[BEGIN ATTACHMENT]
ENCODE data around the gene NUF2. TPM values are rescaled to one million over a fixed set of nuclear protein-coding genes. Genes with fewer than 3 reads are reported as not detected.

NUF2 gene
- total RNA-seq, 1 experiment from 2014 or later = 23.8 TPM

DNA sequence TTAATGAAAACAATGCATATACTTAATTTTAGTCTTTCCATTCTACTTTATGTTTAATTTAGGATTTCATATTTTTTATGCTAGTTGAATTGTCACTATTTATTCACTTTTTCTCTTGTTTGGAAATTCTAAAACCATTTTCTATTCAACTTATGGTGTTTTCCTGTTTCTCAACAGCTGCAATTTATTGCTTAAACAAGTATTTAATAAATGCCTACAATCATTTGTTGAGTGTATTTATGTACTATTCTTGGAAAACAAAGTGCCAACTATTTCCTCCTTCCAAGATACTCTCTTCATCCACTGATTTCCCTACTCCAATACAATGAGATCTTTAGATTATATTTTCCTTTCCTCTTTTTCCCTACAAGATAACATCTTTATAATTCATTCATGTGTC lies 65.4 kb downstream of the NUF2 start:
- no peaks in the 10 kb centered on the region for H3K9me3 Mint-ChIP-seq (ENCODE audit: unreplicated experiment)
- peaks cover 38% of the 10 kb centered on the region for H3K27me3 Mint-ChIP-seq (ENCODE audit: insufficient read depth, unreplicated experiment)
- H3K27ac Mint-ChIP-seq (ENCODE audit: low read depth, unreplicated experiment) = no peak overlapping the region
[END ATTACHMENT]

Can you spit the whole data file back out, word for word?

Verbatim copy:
ENCODE data around the gene NUF2. TPM values are rescaled to one million over a fixed set of nuclear protein-coding genes. Genes with fewer than 3 reads are reported as not detected.

NUF2 gene
- total RNA-seq, 1 experiment from 2014 or later = 23.8 TPM

DNA sequence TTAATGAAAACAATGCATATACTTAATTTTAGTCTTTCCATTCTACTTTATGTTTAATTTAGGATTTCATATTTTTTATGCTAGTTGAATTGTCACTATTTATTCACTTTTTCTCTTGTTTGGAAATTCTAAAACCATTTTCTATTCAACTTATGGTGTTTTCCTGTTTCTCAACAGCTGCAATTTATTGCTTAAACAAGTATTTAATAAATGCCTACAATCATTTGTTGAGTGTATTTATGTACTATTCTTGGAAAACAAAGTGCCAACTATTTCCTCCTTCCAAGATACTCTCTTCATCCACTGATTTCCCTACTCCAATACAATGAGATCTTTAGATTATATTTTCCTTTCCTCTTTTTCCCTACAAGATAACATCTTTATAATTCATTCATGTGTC lies 65.4 kb downstream of the NUF2 start:
- no peaks in the 10 kb centered on the region for H3K9me3 Mint-ChIP-seq (ENCODE audit: unreplicated experiment)
- peaks cover 38% of the 10 kb centered on the region for H3K27me3 Mint-ChIP-seq (ENCODE audit: insufficient read depth, unreplicated experiment)
- H3K27ac Mint-ChIP-seq (ENCODE audit: low read depth, unreplicated experiment) = no peak overlapping the region